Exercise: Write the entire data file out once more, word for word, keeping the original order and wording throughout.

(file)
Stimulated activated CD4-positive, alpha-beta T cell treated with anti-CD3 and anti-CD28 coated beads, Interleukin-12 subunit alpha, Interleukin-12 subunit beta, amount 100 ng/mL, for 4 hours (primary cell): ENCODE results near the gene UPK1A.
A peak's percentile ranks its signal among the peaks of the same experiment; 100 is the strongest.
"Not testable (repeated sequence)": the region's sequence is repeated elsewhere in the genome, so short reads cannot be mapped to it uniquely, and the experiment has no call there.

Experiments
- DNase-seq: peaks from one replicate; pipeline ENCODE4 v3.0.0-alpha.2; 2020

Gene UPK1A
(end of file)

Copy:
Stimulated activated CD4-positive, alpha-beta T cell treated with anti-CD3 and anti-CD28 coated beads, Interleukin-12 subunit alpha, Interleukin-12 subunit beta, amount 100 ng/mL, for 4 hours (primary cell): ENCODE results near the gene UPK1A.
A peak's percentile ranks its signal among the peaks of the same experiment; 100 is the strongest.
"Not testable (repeated sequence)": the region's sequence is repeated elsewhere in the genome, so short reads cannot be mapped to it uniquely, and the experiment has no call there.

Experiments
- DNase-seq: peaks from one replicate; pipeline ENCODE4 v3.0.0-alpha.2; 2020

Gene UPK1A